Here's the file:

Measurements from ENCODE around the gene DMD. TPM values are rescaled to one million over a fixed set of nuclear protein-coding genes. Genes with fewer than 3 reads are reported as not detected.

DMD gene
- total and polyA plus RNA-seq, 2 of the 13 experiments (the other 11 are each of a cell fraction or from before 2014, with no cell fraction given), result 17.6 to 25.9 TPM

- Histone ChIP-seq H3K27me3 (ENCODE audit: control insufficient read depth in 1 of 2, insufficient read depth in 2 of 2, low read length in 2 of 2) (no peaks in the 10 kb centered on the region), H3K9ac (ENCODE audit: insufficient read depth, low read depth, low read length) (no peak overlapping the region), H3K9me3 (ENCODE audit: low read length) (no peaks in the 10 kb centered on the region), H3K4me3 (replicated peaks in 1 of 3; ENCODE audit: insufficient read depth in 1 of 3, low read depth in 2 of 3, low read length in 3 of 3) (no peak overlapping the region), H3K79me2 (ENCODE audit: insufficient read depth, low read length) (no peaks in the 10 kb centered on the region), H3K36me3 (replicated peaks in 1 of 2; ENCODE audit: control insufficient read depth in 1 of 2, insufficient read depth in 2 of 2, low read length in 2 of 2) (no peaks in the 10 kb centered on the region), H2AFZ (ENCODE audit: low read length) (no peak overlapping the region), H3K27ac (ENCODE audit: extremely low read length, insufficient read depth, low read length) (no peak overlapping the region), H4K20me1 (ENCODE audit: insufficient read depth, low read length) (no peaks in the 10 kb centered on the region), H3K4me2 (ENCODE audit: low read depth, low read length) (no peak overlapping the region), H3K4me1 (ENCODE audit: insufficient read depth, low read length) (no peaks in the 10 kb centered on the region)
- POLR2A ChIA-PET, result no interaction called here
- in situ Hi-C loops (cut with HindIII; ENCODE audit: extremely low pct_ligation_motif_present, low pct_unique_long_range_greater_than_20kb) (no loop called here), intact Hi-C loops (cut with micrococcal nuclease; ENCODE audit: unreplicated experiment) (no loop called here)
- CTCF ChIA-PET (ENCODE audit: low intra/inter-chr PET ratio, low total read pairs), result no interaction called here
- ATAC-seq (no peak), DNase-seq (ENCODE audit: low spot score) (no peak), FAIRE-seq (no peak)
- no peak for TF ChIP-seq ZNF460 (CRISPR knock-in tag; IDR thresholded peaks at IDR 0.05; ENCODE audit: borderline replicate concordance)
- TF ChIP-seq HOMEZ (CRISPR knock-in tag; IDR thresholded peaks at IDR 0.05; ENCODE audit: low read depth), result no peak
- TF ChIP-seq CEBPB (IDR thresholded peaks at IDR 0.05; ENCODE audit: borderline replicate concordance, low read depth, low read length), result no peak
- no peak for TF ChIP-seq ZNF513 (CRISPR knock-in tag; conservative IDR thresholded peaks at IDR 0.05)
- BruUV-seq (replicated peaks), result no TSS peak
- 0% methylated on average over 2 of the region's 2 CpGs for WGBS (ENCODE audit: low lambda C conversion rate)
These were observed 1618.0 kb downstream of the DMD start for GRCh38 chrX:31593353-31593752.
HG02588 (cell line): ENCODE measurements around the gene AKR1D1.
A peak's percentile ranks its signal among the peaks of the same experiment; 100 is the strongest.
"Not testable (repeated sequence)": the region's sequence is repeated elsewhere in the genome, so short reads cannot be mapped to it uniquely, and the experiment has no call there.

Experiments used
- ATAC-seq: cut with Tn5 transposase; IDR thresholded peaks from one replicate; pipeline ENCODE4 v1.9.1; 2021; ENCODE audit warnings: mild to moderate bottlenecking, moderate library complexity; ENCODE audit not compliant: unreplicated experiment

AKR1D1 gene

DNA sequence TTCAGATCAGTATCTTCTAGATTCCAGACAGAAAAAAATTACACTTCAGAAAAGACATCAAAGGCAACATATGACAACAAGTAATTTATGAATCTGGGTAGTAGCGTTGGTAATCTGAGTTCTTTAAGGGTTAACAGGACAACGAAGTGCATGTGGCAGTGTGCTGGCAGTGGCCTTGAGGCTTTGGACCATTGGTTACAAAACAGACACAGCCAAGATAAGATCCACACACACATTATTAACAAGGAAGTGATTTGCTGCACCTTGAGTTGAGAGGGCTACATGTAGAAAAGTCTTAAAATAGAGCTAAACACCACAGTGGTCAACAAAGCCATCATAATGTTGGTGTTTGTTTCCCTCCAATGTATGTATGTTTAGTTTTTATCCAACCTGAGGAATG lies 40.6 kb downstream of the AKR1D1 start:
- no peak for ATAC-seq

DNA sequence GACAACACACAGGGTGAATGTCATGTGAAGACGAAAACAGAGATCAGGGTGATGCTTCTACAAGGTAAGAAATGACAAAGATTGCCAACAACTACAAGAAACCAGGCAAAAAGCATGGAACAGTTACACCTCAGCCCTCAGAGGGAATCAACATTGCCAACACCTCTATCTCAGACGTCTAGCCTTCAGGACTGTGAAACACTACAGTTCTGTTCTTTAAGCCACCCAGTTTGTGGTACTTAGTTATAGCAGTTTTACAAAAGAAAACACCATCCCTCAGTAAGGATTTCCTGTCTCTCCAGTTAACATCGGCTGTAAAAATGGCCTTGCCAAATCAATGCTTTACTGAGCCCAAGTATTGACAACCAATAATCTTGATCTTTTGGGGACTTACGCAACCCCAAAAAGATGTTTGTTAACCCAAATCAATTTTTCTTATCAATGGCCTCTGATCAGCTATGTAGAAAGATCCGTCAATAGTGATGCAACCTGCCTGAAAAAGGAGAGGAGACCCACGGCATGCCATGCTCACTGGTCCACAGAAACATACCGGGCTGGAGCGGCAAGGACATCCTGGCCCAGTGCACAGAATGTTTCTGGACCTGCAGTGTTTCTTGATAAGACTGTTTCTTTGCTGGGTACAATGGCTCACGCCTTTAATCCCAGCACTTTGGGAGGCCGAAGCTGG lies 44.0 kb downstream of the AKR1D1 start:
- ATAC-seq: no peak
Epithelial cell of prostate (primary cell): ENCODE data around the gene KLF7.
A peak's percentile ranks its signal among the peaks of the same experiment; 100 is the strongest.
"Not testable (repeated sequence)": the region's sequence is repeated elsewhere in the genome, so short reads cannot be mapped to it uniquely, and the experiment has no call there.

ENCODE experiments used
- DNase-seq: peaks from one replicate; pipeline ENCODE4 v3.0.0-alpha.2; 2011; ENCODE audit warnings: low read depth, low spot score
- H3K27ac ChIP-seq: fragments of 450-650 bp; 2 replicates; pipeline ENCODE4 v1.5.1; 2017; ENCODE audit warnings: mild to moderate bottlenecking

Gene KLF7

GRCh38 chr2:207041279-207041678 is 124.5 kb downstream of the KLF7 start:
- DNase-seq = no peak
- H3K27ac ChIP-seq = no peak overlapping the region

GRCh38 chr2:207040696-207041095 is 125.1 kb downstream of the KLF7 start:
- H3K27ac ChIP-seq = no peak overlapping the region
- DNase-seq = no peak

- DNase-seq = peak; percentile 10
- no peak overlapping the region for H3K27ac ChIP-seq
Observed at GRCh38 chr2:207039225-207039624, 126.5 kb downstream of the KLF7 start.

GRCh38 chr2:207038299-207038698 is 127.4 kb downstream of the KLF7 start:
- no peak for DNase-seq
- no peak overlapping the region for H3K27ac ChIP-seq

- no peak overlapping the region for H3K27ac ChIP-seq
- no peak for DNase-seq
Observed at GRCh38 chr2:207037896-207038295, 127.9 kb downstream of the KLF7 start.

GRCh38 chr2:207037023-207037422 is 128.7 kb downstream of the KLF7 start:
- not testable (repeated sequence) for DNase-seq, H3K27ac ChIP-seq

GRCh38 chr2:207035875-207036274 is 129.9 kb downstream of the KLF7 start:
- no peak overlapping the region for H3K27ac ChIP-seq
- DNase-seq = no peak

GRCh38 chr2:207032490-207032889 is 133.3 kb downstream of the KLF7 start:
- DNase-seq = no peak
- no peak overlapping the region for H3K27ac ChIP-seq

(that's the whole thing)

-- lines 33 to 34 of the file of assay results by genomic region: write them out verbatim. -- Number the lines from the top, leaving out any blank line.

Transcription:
GRCh38 chr2:207041279-207041678 is 124.5 kb downstream of the KLF7 start:
- DNase-seq = no peak